Comments 12

Leaving home. For good.

The WideEyedParents must have been insane in 1980. Or incredibly tired of Philadelphia. Because they bought a ramshackle Victorian farmhouse that stank of dog pee and had questionable electrics in a rural New Jersey town along a remote marine estuary. The paint peeled. The ticks out in the yard bit. The lights flickered when the wind blew too hard. I for one, preferred to avoid the spooky front hall – still don’t like it to this day.


Our fictive kin the WideEyedHeinrichs, came for the first annual Memorial Day picnic in 1981. We kids drank ourselves sick on store brand orange and grape soda while our parents lounged on the epically huge screen porch. We didn’t know it yet in 1981, but that screen porch would become the summer epicenter of our lives there.  Last week I couldn’t watch when two of the WideEyedBrothers moved the old wicker furniture off of the porch and onto the moving truck.


We all expected my parents to die there. Not, like, tomorrow, but eventually. But then all of the WEFs moved away, Virginia, Arizona, New York (for now) and the parents were left rattling around with an attic full of junk and decades of memories tied into all of the rooms, decades of stuff weighing down the spaces. They are moving on.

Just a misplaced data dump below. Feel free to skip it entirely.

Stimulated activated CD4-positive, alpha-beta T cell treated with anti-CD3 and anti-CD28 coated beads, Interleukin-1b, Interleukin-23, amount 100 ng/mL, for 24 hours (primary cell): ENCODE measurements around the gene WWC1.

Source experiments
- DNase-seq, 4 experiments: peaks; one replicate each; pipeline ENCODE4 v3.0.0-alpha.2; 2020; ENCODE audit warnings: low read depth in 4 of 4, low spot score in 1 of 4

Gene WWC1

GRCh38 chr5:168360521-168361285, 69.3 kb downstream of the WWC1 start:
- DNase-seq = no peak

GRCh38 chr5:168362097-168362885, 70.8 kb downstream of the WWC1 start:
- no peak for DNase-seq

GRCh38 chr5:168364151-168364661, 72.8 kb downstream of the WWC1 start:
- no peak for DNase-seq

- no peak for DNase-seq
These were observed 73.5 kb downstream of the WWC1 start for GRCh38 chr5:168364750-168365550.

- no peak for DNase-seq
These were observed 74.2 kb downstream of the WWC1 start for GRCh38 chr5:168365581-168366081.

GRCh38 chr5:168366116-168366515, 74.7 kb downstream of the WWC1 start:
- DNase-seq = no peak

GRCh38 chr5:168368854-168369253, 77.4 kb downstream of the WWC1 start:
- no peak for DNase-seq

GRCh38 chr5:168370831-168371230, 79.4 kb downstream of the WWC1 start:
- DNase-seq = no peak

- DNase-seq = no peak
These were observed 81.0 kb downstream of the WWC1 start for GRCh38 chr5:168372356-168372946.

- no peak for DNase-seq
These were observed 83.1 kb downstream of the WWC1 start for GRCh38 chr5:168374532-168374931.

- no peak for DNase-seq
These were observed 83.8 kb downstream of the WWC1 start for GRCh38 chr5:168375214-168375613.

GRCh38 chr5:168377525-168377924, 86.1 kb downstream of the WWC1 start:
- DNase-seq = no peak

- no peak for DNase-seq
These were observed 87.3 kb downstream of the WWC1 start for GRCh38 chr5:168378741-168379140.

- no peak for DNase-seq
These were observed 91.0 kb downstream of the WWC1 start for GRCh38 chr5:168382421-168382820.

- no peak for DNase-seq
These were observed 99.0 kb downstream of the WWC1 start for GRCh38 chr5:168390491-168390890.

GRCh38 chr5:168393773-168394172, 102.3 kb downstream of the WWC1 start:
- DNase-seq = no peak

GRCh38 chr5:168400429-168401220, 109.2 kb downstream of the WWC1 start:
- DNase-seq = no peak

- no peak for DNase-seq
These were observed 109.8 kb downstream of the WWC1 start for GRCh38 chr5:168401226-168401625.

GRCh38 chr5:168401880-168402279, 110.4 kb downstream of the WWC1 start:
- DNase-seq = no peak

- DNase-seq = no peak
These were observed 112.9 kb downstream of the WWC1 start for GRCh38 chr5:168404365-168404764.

The old blue boat we had left rotting in the yard for 30 years, gone. The brown boat we all water skied on during our high school and college years, gone. Brother J’s old blue pickup, still there. Maybe the new owners will like it.

I scrubbed and packed every room of the house last week. It went on the market today. Everyone believes I went down to help out my parents and sure, that’s true. I think I also went to spend time with the places and spaces of my childhood. My old bedroom is green now instead of a nasty peeling blue wall paper. But the light shines just as brightly into the room and when I crawled out the window onto the porch roof to wash windows, I could clearly smell and taste the Camel shorts I secretly smoked out there as a teenager. Yes, I got caught.